Building a greener Internet Of Things

Blog Post by Samuel Attwood (Manchester Metropolitan University)

The Internet of Things (IoT) is an emerging vision—of a massive number of interconnected smart objects working together to make our lives better—that hopes to have a significant impact on our increasingly digital world. As the IoT vision continues to be realised we stand to benefit from smarter homes, cities, and even farms! There is however a problem. The technologies that enable the IoT are not very efficient and therefore present a danger to the environment…

Original Paper: Towards green computing for Internet of things: Energy oriented path and message scheduling approach

What is the Internet of Things?

In the broadest sense, the Internet of Things refers to items that ‘talk’ to each other. Smart speakers, smart toothbrushes, and smart baby monitors that we communicate with through our phones can all be considered a part of the Internet of Things.

The Internet of Things can also be thought of as a framework that can be realised on a small application specific scale or a larger ecosystem scale. Our smart speakers, smart toothbrushes, and smart baby monitors can each be considered a realisation at the application scale. Conversely, smart cities that will perhaps require 500 nodes spread across a 1000m2 area can be considered a realisation at the ecosystem scale.

Is the Internet of Things green?

This is a difficult question to answer. On the one hand, the IoT is vital for the realisation of smart cities and the environmental benefits associated with them. On the other hand, energy consumption becomes more of a concern as the IoT framework is realised at the ever-larger scales required for smart cities.

If we could overcome the adverse effects of multi-hop communication—in which a message hops between multiple nodes in a network but sometimes gets lost (or expires) and requires additional energy to be retransmitted—we would be a step closer to achieving a green Internet of Things. In a recent paper, researchers from Manchester Metropolitan University attempted to take us this step closer by proposing new approaches to path selection and message scheduling.

Figure 1: The core abstraction the researchers made—the more hops a message makes the more likely it is to get lost or timeout.

What are path selection and message scheduling?

Path selection is the process of determining the hops a message needs to make to get from point A to point B. In their paper, the researchers propose a new approach to path selection that builds on previous approaches by using a dynamic sorting algorithm. This new approach to path selection aims to minimise the number of hops that need to be made and thereby the energy consumption of the network.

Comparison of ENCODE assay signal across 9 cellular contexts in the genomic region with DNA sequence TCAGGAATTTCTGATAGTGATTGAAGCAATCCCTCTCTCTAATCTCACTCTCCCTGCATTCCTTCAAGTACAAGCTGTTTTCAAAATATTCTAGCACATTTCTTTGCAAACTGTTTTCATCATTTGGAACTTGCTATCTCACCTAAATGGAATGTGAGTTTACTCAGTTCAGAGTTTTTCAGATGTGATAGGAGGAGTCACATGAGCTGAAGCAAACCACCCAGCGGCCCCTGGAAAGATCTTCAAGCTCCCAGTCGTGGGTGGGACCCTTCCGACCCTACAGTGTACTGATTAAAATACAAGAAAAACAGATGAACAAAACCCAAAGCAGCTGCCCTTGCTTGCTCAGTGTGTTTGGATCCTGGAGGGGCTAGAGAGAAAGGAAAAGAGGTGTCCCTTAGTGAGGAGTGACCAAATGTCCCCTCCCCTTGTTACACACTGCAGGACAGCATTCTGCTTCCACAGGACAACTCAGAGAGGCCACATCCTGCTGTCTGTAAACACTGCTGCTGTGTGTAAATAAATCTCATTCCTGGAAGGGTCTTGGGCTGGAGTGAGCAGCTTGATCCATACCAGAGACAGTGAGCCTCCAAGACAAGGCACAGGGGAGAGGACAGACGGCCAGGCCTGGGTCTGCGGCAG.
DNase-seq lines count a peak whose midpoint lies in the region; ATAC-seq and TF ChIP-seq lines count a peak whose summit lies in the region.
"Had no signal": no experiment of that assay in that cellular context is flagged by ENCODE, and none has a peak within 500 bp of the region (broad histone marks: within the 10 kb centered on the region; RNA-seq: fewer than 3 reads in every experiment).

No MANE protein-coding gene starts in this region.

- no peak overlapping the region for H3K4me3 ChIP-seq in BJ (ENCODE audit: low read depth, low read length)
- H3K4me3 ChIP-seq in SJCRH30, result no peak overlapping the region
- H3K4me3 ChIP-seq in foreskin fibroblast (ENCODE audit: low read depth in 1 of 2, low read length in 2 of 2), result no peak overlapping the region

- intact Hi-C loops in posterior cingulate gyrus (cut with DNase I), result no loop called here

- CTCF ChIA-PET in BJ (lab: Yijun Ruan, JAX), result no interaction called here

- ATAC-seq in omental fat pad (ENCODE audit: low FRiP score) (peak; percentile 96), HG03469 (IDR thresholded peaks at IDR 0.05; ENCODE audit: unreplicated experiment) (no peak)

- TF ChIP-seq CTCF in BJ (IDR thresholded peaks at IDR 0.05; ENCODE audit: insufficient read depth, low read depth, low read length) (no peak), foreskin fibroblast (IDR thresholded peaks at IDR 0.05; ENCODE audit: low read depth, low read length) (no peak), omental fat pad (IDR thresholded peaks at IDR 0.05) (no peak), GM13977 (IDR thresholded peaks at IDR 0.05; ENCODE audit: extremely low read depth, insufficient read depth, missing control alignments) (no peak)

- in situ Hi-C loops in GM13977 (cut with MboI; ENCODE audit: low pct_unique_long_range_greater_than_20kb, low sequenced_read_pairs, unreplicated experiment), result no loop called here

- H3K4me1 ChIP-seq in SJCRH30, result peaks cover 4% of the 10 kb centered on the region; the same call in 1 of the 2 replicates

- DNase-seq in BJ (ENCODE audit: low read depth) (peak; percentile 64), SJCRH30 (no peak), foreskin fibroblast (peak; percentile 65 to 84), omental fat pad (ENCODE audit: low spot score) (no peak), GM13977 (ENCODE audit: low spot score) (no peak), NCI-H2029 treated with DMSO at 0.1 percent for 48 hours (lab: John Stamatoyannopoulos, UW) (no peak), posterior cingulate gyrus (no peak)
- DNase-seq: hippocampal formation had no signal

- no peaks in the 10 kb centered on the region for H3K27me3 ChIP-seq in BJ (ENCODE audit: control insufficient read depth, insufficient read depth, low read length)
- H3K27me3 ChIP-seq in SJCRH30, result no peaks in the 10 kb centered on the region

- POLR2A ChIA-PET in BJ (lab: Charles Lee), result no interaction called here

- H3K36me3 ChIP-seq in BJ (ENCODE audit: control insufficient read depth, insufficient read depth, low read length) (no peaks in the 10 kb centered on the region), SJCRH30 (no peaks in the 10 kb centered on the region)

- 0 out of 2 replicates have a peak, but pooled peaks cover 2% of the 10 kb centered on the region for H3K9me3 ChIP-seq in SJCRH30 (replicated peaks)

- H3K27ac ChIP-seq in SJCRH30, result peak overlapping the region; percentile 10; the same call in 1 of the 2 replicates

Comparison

Message scheduling is the process of determining the order in which messages queued at a node should be sent. In their paper, the researchers propose a new approach to message scheduling that treats messages that have made a larger number of hops as higher priority. By prioritizing messages in this way, the approach hopes to minimise the energy consumption of the network by decreasing the number of messages that timeout and need to be retransmitted.

We can gain a better understanding of path selection and message scheduling by imagining a courier delivering parcels to multiple locations. Before departing this courier will have planned their journey such that they make deliveries in a reasonable order (and do not end up driving from London to Edinburgh and then to Manchester)—this is effectively path selection. The courier will have also sorted through the parcels before departing to establish which ones are urgent and need delivering today—this is effectively message scheduling.

Can we make the Internet of Things greener?

Yes! In their paper, the researchers showed that an improved efficiency could be achieved using an approach in which the path selection and message scheduling processes were allowed to cooperate. Their approach proved to be particularly efficient when large ecosystem scale networks—the kind that preclude the creation of smart cities—were considered. Of course, more can always be done, and the researchers are currently investigating whether heuristic based approaches can be used to achieve further efficiencies and enable an even greener Internet of Things.

The Greater Manchester Cyber Foundry

The Greater Manchester Cyber Foundry is a programme open to SMEs in the Greater Manchester region. The foundry has expertise in the Internet of Things and the security concerns that come with it. If your organisation is looking to leverage the Internet of Things in a safe and secure manner, please get in touch!